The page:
By: Lindsey Anderson
Approximately eighty percent of the antibiotics produced in the United States are not used by humans, but are fed to livestock and poultry.[i] An equally staggering statistic reveals that every year, approximately two million United States citizens contract infections from bacteria that are resistant to one or more of the antibiotics designed to treat those infections, and at least 23,000 of them die as a result.[ii] The FDA has developed a plan to help food producers phase out the use of antibiotics for nonmedical purposes (“production purposes”) such as enhancing growth and improving feed efficiency.[iii] This approach is a collaborative one, which encourages animal drug sponsors to work with the FDA to revise the current approved use conditions in order to preserve medically important uses of antibiotics and remove the production uses.[iv]
The main problem surrounding the production purposes of antibiotics is that these antibiotics kill off weak bacteria in healthy animals, creating a perfect environment for antibiotic-resistant bacteria to develop and multiply.[v] The most common way for these antibiotic-resistant bacteria to make it to the dinner table is through the consumption of the meat that grew them.[vi] However, these bacteria can get into American homes in other ways, such as on the bodies of workers that handle the contaminated meat, as well as through the soil, water, and air that come into contact with the contaminated animals’ waste.[vii] This problem is further aggravated when resistant bacteria “teach” other bacteria how to be resistant.[viii]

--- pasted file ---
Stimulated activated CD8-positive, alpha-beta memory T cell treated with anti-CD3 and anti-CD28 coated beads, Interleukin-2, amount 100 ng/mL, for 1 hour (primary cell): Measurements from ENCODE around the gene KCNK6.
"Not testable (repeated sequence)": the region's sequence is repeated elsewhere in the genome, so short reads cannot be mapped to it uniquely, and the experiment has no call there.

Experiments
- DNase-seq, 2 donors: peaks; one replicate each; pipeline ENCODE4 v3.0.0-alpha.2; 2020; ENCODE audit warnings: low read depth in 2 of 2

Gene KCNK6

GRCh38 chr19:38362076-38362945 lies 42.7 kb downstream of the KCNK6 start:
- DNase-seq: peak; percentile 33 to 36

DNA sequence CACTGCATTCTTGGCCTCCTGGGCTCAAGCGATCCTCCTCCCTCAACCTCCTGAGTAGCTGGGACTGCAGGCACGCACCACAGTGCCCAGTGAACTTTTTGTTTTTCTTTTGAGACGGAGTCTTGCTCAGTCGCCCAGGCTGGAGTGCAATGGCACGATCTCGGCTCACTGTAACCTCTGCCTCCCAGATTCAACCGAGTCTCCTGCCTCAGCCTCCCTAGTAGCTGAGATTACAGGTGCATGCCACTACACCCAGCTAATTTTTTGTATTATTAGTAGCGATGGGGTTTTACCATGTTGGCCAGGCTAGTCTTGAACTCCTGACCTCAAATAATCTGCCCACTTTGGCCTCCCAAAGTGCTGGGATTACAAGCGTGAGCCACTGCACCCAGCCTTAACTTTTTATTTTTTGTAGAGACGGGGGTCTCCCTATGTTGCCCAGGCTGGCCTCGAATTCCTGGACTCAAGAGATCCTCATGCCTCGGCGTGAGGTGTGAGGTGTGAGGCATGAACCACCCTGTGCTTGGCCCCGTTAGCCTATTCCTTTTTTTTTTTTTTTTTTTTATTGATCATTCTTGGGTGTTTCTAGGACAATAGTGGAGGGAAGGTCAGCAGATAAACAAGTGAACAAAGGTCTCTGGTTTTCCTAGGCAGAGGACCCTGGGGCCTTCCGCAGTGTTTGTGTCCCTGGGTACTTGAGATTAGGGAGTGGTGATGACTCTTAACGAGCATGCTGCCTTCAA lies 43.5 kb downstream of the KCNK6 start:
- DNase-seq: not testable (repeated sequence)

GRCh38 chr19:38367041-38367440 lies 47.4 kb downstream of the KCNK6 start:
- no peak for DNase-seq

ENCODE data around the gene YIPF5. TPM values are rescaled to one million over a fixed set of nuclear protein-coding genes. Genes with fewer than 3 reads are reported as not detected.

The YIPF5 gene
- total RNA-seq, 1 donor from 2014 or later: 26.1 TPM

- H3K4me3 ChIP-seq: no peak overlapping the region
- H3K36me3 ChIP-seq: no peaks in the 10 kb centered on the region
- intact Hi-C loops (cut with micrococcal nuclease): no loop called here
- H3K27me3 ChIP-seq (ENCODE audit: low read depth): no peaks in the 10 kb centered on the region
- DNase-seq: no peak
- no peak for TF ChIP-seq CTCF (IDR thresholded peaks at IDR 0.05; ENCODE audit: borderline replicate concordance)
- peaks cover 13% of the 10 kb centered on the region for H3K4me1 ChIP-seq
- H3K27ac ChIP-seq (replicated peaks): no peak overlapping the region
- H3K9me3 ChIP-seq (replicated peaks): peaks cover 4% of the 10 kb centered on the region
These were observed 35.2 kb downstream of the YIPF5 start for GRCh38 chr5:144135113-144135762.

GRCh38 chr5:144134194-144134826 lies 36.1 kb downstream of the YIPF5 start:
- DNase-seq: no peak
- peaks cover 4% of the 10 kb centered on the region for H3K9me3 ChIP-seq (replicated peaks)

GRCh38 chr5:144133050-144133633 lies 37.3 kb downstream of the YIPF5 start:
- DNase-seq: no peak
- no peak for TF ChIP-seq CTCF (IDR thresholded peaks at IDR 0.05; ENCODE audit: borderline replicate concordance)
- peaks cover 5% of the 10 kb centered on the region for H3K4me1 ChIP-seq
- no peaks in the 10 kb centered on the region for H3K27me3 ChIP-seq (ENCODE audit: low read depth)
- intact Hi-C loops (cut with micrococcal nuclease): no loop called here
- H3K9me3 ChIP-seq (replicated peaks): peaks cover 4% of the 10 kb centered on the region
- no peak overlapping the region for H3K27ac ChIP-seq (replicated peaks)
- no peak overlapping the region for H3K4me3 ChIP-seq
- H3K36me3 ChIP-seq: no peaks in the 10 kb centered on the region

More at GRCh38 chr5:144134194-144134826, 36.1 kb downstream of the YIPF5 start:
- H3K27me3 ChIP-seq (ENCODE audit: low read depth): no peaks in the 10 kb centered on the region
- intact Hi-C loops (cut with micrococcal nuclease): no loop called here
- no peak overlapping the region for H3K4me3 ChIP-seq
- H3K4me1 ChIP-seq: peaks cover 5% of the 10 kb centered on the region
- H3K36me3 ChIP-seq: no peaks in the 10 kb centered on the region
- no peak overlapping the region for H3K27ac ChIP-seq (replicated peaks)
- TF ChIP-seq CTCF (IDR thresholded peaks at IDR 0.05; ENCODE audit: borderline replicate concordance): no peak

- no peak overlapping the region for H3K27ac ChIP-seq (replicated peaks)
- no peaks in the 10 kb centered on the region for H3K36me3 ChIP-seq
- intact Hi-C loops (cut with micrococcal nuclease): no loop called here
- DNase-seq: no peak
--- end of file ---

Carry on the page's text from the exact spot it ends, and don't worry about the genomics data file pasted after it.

The U.S. Centers for Disease Control and Prevention have called on those in human and animal medicine to work together to solve this deathly problem.[ix] These groups must, among other things, develop control points that restrict the transfer of the resistant bacteria via the soil, water, and food from agricultural settings, develop better diagnostic tools to determine resistance earlier, and promote judicious use of antibiotics to extend their useful life.[x] The threat of antibiotic-resistant bacteria will continue to increase unless all those involved in the American food and medical productions work together to solve what has become a fatal problem. The FDA, the CDC, and the USDA have all recognized that current policies need to change. American families should be able to put food on their tables without the concern of consuming bacteria that are resistant to modern medicine.
[i] FOOD, FARM ANIMALS and DRUGS, The National Resource Defense Council, http://www.nrdc.org/food/saving-antibiotics.asp (last visited Aug. 18, 2015).
[ii] Ctr. for Disease Control and Prevention, Antibiotic Resistant Threats in the United States, 2013, U.S. Department of Health and Human Services, 1, 11, http://www.cdc.gov/drugresistance/pdf/ar-threats-2013-508.pdf (last visited Aug. 18, 2015).
[iii] U.S. Food and Drug Admin.: Animal & Veterinary, FDA Strategy on Antimicrobial Resistance – Questions and Answers, U.S. Department of Health and Human Services, http://www.fda.gov/AnimalVeterinary/GuidanceComplianceEnforcement/GuidanceforIndustry/ucm216939.htm (last updated Jun. 11, 2015).
[v] FOOD, FARM ANIMALS and DRUGS, supra note i.
[ix] Nat’l Antimicrobial Resistance Monitoring Sys., Antibiotic Use in Food-producing Animals: Tracking and Reducing the Public Health Impact, U.S. Centers for Disease Control and Prevention, http://www.cdc.gov/narms/animals.html (last updated Sept. 4, 2014).